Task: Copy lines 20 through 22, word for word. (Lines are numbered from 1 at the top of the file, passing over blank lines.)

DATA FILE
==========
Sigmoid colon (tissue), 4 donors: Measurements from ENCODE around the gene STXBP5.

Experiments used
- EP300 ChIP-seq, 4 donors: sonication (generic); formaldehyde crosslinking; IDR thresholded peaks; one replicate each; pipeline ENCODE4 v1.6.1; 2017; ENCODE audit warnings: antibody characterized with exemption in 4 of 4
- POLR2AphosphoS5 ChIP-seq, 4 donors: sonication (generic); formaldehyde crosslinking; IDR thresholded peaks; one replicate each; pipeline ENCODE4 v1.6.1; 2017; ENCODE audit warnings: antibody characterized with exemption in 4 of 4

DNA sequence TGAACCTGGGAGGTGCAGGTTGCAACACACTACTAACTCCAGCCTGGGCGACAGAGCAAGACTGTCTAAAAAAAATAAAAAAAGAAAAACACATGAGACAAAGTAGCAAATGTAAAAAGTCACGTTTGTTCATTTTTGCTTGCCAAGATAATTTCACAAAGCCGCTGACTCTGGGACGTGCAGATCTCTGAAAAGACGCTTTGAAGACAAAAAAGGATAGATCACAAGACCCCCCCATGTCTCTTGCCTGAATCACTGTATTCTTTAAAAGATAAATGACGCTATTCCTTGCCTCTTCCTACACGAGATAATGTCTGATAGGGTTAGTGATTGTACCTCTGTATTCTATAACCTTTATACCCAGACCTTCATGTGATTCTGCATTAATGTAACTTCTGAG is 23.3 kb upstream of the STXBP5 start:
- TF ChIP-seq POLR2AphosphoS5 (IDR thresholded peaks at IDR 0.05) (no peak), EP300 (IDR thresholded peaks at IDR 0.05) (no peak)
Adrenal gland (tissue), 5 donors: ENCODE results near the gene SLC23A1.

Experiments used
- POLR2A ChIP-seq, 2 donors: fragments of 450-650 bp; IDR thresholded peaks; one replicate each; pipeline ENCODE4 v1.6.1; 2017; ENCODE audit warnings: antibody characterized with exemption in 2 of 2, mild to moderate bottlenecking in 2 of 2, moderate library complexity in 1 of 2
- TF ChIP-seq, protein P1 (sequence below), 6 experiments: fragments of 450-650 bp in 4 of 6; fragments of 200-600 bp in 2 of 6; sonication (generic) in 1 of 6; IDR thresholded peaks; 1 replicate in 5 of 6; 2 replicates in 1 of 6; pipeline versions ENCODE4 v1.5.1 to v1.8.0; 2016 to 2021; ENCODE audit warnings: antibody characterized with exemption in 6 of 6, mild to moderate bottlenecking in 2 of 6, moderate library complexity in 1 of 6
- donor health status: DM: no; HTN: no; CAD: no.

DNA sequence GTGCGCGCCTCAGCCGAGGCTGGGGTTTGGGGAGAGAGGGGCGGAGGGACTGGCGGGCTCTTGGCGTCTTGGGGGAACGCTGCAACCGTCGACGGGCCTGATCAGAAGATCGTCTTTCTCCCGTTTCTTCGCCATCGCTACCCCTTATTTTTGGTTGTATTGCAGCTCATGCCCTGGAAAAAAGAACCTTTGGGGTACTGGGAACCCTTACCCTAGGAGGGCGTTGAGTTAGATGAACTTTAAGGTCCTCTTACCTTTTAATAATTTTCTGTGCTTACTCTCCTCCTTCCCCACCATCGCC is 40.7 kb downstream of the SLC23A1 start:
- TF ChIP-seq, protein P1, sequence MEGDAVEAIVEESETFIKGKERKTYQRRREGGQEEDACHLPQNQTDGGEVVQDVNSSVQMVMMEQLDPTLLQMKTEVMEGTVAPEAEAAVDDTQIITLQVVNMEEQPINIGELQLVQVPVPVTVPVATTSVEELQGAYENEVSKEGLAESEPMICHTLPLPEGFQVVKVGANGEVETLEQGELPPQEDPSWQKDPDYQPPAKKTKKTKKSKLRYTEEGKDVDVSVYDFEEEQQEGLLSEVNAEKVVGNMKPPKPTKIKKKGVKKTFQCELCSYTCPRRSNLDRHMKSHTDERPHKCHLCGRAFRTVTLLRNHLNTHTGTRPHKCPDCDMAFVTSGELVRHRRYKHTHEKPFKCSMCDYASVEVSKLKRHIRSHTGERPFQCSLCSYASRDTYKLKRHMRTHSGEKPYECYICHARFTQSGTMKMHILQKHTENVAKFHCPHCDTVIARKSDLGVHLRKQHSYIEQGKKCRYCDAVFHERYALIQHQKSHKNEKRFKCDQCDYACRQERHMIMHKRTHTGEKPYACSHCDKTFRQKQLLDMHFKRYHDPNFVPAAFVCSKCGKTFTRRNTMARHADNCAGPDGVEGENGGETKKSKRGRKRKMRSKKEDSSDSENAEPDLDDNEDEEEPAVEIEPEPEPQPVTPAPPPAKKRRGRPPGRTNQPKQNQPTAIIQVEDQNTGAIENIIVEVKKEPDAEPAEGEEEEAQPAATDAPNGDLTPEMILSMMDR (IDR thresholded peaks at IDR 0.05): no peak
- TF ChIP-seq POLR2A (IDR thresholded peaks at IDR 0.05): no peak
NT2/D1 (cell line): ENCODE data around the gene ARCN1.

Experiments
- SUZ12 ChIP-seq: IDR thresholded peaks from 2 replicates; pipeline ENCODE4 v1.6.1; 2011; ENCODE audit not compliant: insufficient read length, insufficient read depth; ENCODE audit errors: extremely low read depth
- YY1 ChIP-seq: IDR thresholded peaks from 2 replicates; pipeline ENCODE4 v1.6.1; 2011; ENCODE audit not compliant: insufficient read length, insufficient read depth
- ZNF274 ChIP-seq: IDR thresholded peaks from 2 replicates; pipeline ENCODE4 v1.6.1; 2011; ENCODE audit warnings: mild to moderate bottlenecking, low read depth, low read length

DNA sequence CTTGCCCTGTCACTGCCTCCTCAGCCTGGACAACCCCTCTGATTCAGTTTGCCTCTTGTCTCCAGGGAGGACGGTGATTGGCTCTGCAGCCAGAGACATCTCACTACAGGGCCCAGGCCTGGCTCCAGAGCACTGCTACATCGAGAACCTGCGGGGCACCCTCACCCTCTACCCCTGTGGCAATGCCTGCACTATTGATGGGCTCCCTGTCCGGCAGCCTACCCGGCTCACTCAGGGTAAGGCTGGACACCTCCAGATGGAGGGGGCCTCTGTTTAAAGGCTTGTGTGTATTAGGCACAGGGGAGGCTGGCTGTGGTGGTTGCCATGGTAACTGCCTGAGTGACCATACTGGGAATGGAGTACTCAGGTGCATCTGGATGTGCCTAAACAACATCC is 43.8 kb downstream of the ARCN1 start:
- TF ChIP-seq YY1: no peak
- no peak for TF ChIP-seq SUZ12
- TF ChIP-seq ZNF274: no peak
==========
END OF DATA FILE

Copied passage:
DNA sequence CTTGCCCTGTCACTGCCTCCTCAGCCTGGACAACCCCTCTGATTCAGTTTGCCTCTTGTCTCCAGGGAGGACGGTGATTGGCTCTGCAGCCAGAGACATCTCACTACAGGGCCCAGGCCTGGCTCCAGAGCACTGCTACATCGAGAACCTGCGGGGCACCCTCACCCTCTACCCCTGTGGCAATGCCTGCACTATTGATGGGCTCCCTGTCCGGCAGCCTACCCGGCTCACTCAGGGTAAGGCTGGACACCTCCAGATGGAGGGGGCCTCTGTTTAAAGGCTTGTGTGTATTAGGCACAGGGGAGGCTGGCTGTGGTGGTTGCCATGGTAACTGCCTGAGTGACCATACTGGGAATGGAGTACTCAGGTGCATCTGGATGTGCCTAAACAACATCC is 43.8 kb downstream of the ARCN1 start:
- TF ChIP-seq YY1: no peak
- no peak for TF ChIP-seq SUZ12